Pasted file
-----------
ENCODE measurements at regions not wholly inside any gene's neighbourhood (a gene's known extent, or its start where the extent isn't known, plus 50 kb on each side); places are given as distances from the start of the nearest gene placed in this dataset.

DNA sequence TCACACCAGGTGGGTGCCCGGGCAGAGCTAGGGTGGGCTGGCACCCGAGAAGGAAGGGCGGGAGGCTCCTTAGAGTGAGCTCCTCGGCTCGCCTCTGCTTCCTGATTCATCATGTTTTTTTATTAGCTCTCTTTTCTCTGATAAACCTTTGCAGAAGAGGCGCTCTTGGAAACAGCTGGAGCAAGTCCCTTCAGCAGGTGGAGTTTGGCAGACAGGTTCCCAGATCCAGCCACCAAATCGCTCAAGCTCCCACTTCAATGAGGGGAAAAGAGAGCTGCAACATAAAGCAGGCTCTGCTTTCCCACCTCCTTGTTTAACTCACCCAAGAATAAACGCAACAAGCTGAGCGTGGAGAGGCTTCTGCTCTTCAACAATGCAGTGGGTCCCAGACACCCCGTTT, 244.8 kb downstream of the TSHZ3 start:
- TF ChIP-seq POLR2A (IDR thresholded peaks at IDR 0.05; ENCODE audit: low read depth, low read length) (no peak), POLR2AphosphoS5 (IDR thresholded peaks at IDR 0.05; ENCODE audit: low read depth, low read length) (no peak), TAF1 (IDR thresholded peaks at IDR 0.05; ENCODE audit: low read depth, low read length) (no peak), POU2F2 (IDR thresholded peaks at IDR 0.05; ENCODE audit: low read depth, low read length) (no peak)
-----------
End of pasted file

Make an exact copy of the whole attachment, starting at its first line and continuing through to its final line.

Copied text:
ENCODE measurements at regions not wholly inside any gene's neighbourhood (a gene's known extent, or its start where the extent isn't known, plus 50 kb on each side); places are given as distances from the start of the nearest gene placed in this dataset.

DNA sequence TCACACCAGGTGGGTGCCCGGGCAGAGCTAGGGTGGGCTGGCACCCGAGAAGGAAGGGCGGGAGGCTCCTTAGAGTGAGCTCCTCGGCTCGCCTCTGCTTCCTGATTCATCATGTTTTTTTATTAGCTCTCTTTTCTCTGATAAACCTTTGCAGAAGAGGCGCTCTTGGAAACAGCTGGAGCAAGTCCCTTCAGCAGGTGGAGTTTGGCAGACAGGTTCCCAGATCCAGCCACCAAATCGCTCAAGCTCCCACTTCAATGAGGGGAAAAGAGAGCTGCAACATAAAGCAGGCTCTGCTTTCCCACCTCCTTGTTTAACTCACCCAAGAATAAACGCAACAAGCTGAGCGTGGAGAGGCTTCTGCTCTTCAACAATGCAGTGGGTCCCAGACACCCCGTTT, 244.8 kb downstream of the TSHZ3 start:
- TF ChIP-seq POLR2A (IDR thresholded peaks at IDR 0.05; ENCODE audit: low read depth, low read length) (no peak), POLR2AphosphoS5 (IDR thresholded peaks at IDR 0.05; ENCODE audit: low read depth, low read length) (no peak), TAF1 (IDR thresholded peaks at IDR 0.05; ENCODE audit: low read depth, low read length) (no peak), POU2F2 (IDR thresholded peaks at IDR 0.05; ENCODE audit: low read depth, low read length) (no peak)